Clarifying the fallacy: Similarly to the second amendment, you have a right to do something, but you may not legally use this right as an instrument in the commission of a crime.
6) Legislation which prevents any kind of speech short of a direct admission of criminal activity from being interpreted as probable cause for a criminal investigation.
Citizen H: The gummint started watching me cause I made that speech whur I done tole everyone that the race war was a comin and they outta be prepared real good. Ain’t no freedom of speech in this country.
Clarifying the fallacy: While not an admission of intent to commit a violent crime, such a statement, when combined with other factors, may well be enough to warrant probable cause for an extensive investigation. Arrest for the comments alone would be unconstitutional, but there are plenty of things that you can say to cause legitimate legal suspicion of illegal activity without direct admission. If Citizen H does not believe that they can meet the burden of probable cause, then he or she has the option to bring up charges of police harassment. There are legal protections there outside of the first amendment. However if Citizen H’s speech fits into a larger framework of probable cause, he or she is not protected from the investigation.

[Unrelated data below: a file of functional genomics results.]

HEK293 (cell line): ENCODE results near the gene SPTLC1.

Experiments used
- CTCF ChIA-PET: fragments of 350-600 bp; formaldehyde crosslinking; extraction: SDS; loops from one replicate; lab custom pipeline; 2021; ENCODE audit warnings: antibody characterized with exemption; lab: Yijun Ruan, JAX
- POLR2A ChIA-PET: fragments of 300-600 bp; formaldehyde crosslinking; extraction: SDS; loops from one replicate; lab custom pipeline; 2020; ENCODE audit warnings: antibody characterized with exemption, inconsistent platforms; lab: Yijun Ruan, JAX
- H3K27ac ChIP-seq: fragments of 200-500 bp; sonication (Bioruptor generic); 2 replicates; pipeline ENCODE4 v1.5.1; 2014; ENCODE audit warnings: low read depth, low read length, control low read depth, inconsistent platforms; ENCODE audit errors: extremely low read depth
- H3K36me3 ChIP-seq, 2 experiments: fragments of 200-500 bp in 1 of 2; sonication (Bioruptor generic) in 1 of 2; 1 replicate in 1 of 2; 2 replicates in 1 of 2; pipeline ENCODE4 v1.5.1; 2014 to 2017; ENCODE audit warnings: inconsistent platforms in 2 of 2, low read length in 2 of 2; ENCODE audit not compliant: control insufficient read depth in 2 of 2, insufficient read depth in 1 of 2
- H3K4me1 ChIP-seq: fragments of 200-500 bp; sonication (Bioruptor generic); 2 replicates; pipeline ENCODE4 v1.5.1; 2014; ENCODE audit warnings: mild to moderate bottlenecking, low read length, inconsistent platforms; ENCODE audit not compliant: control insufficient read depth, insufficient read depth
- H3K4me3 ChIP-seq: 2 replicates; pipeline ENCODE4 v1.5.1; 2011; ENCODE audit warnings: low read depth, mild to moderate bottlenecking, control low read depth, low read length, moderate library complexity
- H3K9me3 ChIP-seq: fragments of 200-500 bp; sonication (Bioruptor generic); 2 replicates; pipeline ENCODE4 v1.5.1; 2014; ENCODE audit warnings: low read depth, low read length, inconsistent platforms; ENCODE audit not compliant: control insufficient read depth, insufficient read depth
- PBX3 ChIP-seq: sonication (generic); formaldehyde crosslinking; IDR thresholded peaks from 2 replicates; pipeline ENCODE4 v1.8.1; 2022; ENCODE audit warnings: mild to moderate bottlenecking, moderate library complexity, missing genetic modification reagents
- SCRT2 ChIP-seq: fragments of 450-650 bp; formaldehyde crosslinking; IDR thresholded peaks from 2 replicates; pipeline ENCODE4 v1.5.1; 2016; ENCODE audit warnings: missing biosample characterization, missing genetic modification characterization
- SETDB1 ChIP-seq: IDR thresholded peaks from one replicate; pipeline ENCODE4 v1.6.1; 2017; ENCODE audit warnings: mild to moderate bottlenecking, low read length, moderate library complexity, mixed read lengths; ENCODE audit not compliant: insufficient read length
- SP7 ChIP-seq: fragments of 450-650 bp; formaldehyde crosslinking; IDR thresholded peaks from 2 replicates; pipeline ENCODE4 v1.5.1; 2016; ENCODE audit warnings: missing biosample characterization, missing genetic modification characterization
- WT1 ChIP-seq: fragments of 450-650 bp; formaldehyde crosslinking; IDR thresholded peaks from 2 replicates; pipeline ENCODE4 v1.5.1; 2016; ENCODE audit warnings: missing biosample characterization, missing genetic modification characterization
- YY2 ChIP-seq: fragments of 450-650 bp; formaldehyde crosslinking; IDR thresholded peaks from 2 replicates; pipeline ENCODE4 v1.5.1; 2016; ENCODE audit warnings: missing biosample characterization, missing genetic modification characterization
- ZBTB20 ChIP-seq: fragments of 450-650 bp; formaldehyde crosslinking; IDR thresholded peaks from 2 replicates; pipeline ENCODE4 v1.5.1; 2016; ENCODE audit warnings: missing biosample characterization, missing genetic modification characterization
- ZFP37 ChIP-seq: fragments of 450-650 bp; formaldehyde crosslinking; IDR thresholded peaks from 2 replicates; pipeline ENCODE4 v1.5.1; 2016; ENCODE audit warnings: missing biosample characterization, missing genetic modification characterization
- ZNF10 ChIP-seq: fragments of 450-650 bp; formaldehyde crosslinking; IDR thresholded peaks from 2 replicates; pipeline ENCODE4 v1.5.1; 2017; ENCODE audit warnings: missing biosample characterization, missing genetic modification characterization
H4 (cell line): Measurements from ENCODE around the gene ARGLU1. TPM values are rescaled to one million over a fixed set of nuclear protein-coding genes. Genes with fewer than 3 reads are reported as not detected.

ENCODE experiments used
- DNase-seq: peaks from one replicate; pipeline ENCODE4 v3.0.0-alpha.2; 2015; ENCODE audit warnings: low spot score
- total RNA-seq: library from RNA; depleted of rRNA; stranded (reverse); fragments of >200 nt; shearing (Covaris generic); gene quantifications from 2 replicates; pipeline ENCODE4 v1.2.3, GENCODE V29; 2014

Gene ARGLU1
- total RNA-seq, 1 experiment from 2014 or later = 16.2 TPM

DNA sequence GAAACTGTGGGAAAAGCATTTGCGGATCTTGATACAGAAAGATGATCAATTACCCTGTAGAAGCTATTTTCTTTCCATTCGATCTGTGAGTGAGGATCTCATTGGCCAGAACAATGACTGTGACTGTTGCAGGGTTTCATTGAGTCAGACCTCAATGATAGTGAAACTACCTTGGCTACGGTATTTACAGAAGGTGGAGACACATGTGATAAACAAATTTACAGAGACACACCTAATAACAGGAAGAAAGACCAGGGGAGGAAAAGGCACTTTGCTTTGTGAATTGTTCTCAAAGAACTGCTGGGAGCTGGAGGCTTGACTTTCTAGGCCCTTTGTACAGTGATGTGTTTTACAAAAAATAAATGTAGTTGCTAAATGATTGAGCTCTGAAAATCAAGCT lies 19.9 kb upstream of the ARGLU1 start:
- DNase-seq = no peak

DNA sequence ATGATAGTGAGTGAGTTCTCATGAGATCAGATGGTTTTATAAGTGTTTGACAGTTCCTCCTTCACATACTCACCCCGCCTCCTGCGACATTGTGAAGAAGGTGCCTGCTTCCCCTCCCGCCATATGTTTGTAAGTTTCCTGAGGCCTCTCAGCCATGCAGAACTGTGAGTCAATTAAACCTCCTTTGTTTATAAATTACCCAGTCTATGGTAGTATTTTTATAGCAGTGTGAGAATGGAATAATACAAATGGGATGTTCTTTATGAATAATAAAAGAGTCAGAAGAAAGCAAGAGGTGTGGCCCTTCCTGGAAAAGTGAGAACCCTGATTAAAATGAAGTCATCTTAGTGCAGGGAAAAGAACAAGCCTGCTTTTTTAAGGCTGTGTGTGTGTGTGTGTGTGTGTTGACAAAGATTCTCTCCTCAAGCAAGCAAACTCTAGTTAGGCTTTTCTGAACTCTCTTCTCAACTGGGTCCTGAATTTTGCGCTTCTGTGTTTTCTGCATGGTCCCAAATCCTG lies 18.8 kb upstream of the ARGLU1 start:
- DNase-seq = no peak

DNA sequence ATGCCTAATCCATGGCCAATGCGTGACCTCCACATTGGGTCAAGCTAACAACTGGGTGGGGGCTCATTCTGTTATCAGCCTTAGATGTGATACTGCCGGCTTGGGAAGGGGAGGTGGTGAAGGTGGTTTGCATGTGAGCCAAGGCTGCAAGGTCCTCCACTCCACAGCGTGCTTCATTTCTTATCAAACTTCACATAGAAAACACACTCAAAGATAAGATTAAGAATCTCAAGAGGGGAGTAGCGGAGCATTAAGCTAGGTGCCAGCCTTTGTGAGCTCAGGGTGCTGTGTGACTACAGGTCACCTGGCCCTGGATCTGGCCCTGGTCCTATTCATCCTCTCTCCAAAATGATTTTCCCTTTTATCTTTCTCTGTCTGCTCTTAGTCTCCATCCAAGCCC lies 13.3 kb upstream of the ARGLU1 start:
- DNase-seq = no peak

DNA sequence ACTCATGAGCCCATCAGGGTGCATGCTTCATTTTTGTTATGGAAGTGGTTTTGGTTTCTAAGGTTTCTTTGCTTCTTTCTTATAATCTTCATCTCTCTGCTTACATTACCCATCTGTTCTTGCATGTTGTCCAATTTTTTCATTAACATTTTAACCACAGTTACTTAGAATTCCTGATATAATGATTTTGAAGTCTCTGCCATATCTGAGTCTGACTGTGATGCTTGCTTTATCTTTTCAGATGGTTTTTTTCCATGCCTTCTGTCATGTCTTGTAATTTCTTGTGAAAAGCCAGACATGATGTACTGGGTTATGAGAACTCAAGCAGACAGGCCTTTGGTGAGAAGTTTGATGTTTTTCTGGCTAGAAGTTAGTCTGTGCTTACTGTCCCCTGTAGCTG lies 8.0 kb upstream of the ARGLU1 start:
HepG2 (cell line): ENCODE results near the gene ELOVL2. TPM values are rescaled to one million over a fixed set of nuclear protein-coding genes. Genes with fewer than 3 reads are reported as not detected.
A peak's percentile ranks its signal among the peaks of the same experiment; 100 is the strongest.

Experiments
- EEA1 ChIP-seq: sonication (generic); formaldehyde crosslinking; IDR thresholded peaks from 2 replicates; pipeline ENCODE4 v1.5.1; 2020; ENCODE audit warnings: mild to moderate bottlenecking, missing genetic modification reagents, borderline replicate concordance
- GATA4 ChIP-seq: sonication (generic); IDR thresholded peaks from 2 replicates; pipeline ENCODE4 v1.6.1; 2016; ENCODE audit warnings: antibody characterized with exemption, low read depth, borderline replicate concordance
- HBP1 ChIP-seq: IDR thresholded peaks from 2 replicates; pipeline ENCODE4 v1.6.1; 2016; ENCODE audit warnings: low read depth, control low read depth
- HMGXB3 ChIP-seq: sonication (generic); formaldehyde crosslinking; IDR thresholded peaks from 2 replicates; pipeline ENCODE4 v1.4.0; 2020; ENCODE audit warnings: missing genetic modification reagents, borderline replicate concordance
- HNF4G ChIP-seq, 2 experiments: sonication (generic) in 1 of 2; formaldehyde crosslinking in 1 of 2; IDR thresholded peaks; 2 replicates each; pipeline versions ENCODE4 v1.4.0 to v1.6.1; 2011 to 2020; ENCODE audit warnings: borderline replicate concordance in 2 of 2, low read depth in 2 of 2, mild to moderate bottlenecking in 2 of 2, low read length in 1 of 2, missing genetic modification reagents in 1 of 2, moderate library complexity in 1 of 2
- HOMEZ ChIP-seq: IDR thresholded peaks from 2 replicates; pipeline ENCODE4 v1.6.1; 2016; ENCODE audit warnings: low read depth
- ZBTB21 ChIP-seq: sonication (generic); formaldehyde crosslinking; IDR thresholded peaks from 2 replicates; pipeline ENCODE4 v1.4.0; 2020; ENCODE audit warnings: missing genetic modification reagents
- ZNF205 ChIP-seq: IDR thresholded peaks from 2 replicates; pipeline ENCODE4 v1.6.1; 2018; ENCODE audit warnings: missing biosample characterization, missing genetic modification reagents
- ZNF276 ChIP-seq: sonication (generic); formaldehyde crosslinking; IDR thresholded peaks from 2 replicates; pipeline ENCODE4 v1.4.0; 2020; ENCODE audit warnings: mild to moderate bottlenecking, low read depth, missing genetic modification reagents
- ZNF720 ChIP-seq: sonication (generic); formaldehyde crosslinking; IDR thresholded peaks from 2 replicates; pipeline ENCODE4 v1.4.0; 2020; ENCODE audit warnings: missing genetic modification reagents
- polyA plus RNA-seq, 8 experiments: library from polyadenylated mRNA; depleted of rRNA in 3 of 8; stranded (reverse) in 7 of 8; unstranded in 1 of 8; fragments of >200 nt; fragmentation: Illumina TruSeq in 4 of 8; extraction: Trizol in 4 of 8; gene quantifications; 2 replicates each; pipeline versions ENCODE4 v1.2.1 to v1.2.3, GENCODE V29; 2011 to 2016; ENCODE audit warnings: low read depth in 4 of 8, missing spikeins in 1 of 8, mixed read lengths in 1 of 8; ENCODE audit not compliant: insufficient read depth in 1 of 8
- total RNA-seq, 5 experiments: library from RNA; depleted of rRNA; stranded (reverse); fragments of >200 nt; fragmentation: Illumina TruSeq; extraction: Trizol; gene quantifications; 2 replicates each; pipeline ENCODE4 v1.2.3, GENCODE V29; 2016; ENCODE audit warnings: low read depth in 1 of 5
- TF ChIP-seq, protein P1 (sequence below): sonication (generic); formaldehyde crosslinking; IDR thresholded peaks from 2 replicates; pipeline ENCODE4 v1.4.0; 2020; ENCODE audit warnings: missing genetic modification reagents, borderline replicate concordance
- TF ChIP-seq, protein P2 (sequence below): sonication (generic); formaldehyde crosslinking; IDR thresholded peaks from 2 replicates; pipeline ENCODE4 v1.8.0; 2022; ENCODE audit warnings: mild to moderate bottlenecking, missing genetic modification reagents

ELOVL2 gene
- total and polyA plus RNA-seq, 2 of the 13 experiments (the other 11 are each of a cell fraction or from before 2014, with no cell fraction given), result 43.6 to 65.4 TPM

7) Sadly, a protection of anyone outside of the United States or, in many cases, active members of the armed forces, who are subject to the military’s judicial process.
Citizen I: When Khomeni issued that fatwa against Salman Rushdie, he impreded his right to free speech.
Clarifying the fallacy: This would be true, except places like Iran and India don’t really have the right to free speech. Rushdie’s persecution in either of these places is not germane to the constitution of the United States of America.
8) The encouragement of thoughtless, reckless words unencumbered by compassion, relevance or accuracy.